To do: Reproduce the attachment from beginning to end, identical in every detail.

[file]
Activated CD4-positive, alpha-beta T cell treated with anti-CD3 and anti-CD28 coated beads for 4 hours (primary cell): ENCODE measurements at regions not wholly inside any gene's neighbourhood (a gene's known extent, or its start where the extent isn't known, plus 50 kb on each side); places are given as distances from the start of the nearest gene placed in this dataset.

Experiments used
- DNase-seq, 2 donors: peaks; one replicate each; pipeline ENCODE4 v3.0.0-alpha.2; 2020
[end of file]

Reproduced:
Activated CD4-positive, alpha-beta T cell treated with anti-CD3 and anti-CD28 coated beads for 4 hours (primary cell): ENCODE measurements at regions not wholly inside any gene's neighbourhood (a gene's known extent, or its start where the extent isn't known, plus 50 kb on each side); places are given as distances from the start of the nearest gene placed in this dataset.

Experiments used
- DNase-seq, 2 donors: peaks; one replicate each; pipeline ENCODE4 v3.0.0-alpha.2; 2020